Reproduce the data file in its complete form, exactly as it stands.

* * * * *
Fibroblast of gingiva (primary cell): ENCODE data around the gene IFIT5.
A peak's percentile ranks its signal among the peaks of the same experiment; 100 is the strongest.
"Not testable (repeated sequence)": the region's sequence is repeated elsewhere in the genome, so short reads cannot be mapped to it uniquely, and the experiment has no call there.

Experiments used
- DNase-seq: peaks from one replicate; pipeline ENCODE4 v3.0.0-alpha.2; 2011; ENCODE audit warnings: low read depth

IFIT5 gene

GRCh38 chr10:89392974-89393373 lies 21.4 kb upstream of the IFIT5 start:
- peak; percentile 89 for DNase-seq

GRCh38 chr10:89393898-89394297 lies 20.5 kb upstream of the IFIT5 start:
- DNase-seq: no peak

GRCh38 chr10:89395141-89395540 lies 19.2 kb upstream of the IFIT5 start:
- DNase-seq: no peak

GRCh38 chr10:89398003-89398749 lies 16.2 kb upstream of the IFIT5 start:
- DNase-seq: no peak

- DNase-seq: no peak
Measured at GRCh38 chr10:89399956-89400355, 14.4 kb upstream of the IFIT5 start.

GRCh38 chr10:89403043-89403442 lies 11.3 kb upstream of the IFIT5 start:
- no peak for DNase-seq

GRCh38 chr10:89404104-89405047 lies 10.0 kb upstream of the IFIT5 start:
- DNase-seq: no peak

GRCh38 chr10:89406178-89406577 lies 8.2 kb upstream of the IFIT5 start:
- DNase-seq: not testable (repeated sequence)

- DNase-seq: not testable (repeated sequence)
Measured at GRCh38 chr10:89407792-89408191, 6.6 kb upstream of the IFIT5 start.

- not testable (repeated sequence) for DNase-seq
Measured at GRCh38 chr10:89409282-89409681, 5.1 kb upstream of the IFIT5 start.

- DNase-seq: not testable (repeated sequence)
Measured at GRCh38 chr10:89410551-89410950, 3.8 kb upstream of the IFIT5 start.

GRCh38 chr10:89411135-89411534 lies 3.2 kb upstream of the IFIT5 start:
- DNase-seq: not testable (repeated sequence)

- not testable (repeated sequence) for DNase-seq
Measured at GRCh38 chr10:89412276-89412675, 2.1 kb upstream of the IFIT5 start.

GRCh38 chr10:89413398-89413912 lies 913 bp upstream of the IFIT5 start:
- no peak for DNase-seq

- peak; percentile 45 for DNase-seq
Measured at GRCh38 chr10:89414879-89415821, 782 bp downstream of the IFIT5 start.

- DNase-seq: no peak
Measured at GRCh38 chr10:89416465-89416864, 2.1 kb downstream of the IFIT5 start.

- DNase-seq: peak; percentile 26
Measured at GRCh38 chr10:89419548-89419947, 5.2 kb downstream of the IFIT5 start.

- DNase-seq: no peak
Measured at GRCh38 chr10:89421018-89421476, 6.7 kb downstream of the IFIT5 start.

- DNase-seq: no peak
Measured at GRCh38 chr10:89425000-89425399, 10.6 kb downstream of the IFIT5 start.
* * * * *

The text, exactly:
Fibroblast of gingiva (primary cell): ENCODE data around the gene IFIT5.
A peak's percentile ranks its signal among the peaks of the same experiment; 100 is the strongest.
"Not testable (repeated sequence)": the region's sequence is repeated elsewhere in the genome, so short reads cannot be mapped to it uniquely, and the experiment has no call there.

Experiments used
- DNase-seq: peaks from one replicate; pipeline ENCODE4 v3.0.0-alpha.2; 2011; ENCODE audit warnings: low read depth

IFIT5 gene

GRCh38 chr10:89392974-89393373 lies 21.4 kb upstream of the IFIT5 start:
- peak; percentile 89 for DNase-seq

GRCh38 chr10:89393898-89394297 lies 20.5 kb upstream of the IFIT5 start:
- DNase-seq: no peak

GRCh38 chr10:89395141-89395540 lies 19.2 kb upstream of the IFIT5 start:
- DNase-seq: no peak

GRCh38 chr10:89398003-89398749 lies 16.2 kb upstream of the IFIT5 start:
- DNase-seq: no peak

- DNase-seq: no peak
Measured at GRCh38 chr10:89399956-89400355, 14.4 kb upstream of the IFIT5 start.

GRCh38 chr10:89403043-89403442 lies 11.3 kb upstream of the IFIT5 start:
- no peak for DNase-seq

GRCh38 chr10:89404104-89405047 lies 10.0 kb upstream of the IFIT5 start:
- DNase-seq: no peak

GRCh38 chr10:89406178-89406577 lies 8.2 kb upstream of the IFIT5 start:
- DNase-seq: not testable (repeated sequence)

- DNase-seq: not testable (repeated sequence)
Measured at GRCh38 chr10:89407792-89408191, 6.6 kb upstream of the IFIT5 start.

- not testable (repeated sequence) for DNase-seq
Measured at GRCh38 chr10:89409282-89409681, 5.1 kb upstream of the IFIT5 start.

- DNase-seq: not testable (repeated sequence)
Measured at GRCh38 chr10:89410551-89410950, 3.8 kb upstream of the IFIT5 start.

GRCh38 chr10:89411135-89411534 lies 3.2 kb upstream of the IFIT5 start:
- DNase-seq: not testable (repeated sequence)

- not testable (repeated sequence) for DNase-seq
Measured at GRCh38 chr10:89412276-89412675, 2.1 kb upstream of the IFIT5 start.

GRCh38 chr10:89413398-89413912 lies 913 bp upstream of the IFIT5 start:
- no peak for DNase-seq

- peak; percentile 45 for DNase-seq
Measured at GRCh38 chr10:89414879-89415821, 782 bp downstream of the IFIT5 start.

- DNase-seq: no peak
Measured at GRCh38 chr10:89416465-89416864, 2.1 kb downstream of the IFIT5 start.

- DNase-seq: peak; percentile 26
Measured at GRCh38 chr10:89419548-89419947, 5.2 kb downstream of the IFIT5 start.

- DNase-seq: no peak
Measured at GRCh38 chr10:89421018-89421476, 6.7 kb downstream of the IFIT5 start.

- DNase-seq: no peak
Measured at GRCh38 chr10:89425000-89425399, 10.6 kb downstream of the IFIT5 start.